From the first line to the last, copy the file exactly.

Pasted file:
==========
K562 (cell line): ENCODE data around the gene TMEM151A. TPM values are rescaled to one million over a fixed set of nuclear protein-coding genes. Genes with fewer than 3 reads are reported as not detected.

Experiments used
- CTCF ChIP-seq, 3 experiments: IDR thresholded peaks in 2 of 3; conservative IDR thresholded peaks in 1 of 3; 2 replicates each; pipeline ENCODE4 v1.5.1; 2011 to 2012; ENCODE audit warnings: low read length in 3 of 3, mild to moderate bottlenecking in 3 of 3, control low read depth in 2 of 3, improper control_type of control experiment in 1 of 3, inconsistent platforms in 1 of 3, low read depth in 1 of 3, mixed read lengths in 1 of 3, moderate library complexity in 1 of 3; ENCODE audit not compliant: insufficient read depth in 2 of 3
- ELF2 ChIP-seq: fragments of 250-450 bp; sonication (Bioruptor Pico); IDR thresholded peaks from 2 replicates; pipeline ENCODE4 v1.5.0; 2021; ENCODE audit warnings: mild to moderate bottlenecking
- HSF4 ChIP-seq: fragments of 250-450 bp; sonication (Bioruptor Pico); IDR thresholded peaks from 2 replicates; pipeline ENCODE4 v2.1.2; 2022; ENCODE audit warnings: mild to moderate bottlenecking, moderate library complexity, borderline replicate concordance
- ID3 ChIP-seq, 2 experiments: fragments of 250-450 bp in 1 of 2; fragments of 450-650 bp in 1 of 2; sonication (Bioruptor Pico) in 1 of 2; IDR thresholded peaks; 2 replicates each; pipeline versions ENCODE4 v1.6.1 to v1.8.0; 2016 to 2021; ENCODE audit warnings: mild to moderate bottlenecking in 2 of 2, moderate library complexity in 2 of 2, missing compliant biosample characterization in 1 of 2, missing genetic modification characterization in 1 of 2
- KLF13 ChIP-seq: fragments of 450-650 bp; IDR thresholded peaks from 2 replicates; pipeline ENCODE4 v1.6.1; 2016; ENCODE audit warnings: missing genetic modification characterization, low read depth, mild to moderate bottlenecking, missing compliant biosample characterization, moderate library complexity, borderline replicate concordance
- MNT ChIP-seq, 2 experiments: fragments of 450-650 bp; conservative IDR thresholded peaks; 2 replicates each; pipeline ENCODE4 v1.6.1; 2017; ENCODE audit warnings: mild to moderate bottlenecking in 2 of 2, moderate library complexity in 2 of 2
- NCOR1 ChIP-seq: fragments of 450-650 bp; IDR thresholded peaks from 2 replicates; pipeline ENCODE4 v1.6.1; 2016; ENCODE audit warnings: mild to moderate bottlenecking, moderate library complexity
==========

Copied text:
K562 (cell line): ENCODE data around the gene TMEM151A. TPM values are rescaled to one million over a fixed set of nuclear protein-coding genes. Genes with fewer than 3 reads are reported as not detected.

Experiments used
- CTCF ChIP-seq, 3 experiments: IDR thresholded peaks in 2 of 3; conservative IDR thresholded peaks in 1 of 3; 2 replicates each; pipeline ENCODE4 v1.5.1; 2011 to 2012; ENCODE audit warnings: low read length in 3 of 3, mild to moderate bottlenecking in 3 of 3, control low read depth in 2 of 3, improper control_type of control experiment in 1 of 3, inconsistent platforms in 1 of 3, low read depth in 1 of 3, mixed read lengths in 1 of 3, moderate library complexity in 1 of 3; ENCODE audit not compliant: insufficient read depth in 2 of 3
- ELF2 ChIP-seq: fragments of 250-450 bp; sonication (Bioruptor Pico); IDR thresholded peaks from 2 replicates; pipeline ENCODE4 v1.5.0; 2021; ENCODE audit warnings: mild to moderate bottlenecking
- HSF4 ChIP-seq: fragments of 250-450 bp; sonication (Bioruptor Pico); IDR thresholded peaks from 2 replicates; pipeline ENCODE4 v2.1.2; 2022; ENCODE audit warnings: mild to moderate bottlenecking, moderate library complexity, borderline replicate concordance
- ID3 ChIP-seq, 2 experiments: fragments of 250-450 bp in 1 of 2; fragments of 450-650 bp in 1 of 2; sonication (Bioruptor Pico) in 1 of 2; IDR thresholded peaks; 2 replicates each; pipeline versions ENCODE4 v1.6.1 to v1.8.0; 2016 to 2021; ENCODE audit warnings: mild to moderate bottlenecking in 2 of 2, moderate library complexity in 2 of 2, missing compliant biosample characterization in 1 of 2, missing genetic modification characterization in 1 of 2
- KLF13 ChIP-seq: fragments of 450-650 bp; IDR thresholded peaks from 2 replicates; pipeline ENCODE4 v1.6.1; 2016; ENCODE audit warnings: missing genetic modification characterization, low read depth, mild to moderate bottlenecking, missing compliant biosample characterization, moderate library complexity, borderline replicate concordance
- MNT ChIP-seq, 2 experiments: fragments of 450-650 bp; conservative IDR thresholded peaks; 2 replicates each; pipeline ENCODE4 v1.6.1; 2017; ENCODE audit warnings: mild to moderate bottlenecking in 2 of 2, moderate library complexity in 2 of 2
- NCOR1 ChIP-seq: fragments of 450-650 bp; IDR thresholded peaks from 2 replicates; pipeline ENCODE4 v1.6.1; 2016; ENCODE audit warnings: mild to moderate bottlenecking, moderate library complexity